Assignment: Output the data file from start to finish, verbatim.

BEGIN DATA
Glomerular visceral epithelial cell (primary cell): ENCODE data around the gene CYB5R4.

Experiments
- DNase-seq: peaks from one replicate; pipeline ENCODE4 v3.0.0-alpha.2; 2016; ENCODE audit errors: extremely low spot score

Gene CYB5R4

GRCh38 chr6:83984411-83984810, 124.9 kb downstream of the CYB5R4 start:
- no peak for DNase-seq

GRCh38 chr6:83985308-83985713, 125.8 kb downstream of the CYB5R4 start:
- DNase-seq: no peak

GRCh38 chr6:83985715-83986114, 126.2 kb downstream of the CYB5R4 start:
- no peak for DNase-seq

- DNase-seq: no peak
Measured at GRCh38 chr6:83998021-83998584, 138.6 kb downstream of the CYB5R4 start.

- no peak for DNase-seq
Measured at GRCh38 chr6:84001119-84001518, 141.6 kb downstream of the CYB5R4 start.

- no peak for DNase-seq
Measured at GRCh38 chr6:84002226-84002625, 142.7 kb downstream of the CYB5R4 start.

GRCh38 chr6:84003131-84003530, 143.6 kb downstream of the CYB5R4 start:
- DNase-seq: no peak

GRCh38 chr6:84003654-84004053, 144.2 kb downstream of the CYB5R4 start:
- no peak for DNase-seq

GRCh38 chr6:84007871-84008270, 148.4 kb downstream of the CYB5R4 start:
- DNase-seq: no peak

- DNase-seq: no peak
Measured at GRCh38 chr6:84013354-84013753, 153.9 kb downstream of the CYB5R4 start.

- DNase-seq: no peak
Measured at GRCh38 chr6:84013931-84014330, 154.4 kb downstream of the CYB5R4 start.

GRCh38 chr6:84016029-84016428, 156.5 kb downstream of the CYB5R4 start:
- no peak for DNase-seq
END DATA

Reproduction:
Glomerular visceral epithelial cell (primary cell): ENCODE data around the gene CYB5R4.

Experiments
- DNase-seq: peaks from one replicate; pipeline ENCODE4 v3.0.0-alpha.2; 2016; ENCODE audit errors: extremely low spot score

Gene CYB5R4

GRCh38 chr6:83984411-83984810, 124.9 kb downstream of the CYB5R4 start:
- no peak for DNase-seq

GRCh38 chr6:83985308-83985713, 125.8 kb downstream of the CYB5R4 start:
- DNase-seq: no peak

GRCh38 chr6:83985715-83986114, 126.2 kb downstream of the CYB5R4 start:
- no peak for DNase-seq

- DNase-seq: no peak
Measured at GRCh38 chr6:83998021-83998584, 138.6 kb downstream of the CYB5R4 start.

- no peak for DNase-seq
Measured at GRCh38 chr6:84001119-84001518, 141.6 kb downstream of the CYB5R4 start.

- no peak for DNase-seq
Measured at GRCh38 chr6:84002226-84002625, 142.7 kb downstream of the CYB5R4 start.

GRCh38 chr6:84003131-84003530, 143.6 kb downstream of the CYB5R4 start:
- DNase-seq: no peak

GRCh38 chr6:84003654-84004053, 144.2 kb downstream of the CYB5R4 start:
- no peak for DNase-seq

GRCh38 chr6:84007871-84008270, 148.4 kb downstream of the CYB5R4 start:
- DNase-seq: no peak

- DNase-seq: no peak
Measured at GRCh38 chr6:84013354-84013753, 153.9 kb downstream of the CYB5R4 start.

- DNase-seq: no peak
Measured at GRCh38 chr6:84013931-84014330, 154.4 kb downstream of the CYB5R4 start.

GRCh38 chr6:84016029-84016428, 156.5 kb downstream of the CYB5R4 start:
- no peak for DNase-seq